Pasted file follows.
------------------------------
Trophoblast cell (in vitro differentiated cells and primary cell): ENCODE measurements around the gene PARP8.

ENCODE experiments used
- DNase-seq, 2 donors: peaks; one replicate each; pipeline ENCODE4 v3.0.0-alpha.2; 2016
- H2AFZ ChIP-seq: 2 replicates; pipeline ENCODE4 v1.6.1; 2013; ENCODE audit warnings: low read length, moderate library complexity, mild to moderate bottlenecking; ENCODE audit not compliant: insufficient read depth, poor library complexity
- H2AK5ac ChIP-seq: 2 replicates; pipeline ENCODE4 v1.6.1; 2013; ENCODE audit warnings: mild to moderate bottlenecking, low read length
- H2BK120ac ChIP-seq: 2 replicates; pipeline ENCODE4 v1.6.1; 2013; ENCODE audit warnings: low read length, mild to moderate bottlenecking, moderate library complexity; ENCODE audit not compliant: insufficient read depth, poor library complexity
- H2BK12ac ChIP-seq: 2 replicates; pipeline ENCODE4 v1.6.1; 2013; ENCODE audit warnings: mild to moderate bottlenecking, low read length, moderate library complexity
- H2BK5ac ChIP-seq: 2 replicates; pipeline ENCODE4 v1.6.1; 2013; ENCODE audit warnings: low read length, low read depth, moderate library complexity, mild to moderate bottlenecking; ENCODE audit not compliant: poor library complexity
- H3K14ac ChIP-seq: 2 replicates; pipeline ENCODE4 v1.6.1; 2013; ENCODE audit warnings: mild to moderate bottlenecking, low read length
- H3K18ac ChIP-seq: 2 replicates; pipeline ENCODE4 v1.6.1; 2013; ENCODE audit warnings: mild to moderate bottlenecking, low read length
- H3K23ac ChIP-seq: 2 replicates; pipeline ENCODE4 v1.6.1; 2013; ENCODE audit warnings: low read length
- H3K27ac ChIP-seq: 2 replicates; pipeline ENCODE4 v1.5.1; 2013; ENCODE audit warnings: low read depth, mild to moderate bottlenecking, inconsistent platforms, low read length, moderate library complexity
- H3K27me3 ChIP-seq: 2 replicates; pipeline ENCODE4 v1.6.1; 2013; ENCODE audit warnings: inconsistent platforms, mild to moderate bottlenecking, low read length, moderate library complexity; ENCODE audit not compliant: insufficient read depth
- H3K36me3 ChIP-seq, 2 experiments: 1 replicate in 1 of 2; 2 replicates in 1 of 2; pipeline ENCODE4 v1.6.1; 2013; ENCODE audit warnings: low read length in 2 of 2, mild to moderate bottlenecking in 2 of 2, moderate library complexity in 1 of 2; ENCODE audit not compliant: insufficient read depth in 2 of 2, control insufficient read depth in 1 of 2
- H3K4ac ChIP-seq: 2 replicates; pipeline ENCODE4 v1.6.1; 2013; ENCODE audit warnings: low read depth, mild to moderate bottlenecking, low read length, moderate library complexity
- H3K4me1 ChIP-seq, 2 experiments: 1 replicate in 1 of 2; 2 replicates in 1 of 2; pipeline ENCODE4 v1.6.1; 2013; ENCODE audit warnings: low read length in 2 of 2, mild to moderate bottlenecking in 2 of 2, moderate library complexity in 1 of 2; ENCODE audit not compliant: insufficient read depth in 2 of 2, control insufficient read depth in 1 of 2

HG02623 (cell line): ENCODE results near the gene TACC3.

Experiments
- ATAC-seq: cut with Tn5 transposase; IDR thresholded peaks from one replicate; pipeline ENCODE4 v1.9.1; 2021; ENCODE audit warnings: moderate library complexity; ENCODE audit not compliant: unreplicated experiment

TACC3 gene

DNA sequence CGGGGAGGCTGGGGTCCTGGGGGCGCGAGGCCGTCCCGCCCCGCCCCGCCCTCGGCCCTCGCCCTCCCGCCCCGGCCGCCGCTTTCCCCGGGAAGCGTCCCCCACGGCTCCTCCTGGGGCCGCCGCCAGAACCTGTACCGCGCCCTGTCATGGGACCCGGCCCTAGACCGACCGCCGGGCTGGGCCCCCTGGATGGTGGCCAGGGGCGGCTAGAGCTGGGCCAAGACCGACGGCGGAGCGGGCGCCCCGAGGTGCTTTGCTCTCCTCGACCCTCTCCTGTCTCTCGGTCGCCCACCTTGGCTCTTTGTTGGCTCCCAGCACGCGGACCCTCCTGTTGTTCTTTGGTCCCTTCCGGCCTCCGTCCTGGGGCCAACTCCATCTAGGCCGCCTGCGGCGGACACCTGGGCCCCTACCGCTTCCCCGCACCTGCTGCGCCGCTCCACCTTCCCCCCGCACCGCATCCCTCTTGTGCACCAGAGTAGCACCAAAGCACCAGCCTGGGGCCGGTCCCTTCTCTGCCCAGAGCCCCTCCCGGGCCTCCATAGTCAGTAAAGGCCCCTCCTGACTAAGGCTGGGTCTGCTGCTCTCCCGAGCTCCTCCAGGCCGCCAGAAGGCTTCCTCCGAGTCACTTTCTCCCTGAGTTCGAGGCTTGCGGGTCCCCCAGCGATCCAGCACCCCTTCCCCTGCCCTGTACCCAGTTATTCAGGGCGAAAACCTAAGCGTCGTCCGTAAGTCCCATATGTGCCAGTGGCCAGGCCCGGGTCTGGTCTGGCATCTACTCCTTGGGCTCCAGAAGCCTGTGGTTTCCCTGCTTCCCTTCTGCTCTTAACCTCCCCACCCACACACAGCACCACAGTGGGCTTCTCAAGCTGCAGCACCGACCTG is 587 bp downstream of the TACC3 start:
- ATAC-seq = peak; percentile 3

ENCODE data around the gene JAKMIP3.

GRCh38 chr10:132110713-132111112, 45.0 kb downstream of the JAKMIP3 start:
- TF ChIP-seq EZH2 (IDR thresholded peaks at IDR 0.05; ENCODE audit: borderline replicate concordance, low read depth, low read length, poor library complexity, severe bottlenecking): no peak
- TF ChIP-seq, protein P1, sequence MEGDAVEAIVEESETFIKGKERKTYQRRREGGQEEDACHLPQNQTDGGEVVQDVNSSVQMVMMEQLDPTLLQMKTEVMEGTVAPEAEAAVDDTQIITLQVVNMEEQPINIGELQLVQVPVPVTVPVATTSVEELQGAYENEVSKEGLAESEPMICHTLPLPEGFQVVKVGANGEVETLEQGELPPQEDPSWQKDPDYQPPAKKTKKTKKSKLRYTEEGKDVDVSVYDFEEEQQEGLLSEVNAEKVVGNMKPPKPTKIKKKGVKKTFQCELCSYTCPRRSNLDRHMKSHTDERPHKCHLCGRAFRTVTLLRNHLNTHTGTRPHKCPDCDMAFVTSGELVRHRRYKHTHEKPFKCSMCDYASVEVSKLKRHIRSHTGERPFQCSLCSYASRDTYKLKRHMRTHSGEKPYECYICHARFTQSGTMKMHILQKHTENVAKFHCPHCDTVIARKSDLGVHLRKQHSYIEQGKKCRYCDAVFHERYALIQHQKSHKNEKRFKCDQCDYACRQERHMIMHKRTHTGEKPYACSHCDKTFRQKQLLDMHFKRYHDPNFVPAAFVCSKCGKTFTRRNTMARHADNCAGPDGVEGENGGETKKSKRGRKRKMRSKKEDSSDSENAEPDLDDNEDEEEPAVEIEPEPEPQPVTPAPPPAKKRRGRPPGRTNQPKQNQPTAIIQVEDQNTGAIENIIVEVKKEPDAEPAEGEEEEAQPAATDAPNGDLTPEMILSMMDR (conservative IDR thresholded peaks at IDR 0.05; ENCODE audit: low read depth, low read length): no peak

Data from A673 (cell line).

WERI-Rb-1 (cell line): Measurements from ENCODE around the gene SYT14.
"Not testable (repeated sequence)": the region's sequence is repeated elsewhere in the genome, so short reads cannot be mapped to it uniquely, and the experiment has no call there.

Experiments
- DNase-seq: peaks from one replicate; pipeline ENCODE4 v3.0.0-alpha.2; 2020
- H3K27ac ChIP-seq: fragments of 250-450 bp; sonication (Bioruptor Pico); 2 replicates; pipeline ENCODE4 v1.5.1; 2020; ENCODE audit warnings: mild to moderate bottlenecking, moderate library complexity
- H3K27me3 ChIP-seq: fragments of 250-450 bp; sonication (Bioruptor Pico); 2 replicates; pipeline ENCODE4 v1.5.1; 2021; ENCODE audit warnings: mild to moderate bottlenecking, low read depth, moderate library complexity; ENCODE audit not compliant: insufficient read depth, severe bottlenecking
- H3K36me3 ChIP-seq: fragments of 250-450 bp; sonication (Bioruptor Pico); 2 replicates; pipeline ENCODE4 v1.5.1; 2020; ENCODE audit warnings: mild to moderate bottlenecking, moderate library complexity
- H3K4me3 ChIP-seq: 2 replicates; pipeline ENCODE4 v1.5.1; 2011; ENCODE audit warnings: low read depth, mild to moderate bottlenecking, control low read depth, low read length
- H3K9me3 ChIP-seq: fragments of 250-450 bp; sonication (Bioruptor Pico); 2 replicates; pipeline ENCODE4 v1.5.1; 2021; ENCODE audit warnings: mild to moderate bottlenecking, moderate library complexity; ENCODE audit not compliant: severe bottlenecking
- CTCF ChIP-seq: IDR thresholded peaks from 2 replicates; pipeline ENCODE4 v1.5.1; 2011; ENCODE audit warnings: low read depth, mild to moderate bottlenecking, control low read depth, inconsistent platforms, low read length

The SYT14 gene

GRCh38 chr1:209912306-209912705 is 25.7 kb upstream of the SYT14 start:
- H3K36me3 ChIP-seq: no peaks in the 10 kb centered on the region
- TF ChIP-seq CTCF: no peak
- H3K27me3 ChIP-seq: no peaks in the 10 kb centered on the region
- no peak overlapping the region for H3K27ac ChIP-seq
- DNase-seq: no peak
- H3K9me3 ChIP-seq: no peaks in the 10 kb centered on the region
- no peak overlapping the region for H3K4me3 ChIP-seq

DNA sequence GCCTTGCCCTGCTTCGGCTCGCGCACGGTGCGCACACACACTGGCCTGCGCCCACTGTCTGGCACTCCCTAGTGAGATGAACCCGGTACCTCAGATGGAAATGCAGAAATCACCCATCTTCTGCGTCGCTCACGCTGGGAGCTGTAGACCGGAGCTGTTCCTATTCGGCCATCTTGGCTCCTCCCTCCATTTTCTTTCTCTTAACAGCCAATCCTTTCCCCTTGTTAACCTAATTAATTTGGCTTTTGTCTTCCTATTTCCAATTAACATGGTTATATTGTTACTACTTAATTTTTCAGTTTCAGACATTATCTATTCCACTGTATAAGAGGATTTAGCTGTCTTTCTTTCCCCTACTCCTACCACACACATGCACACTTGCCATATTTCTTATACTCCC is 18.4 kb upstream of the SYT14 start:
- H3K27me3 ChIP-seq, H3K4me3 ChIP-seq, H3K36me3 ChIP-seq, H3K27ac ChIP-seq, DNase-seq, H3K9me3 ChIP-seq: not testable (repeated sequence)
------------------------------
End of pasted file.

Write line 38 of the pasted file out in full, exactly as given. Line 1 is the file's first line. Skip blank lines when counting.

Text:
The SYT14 gene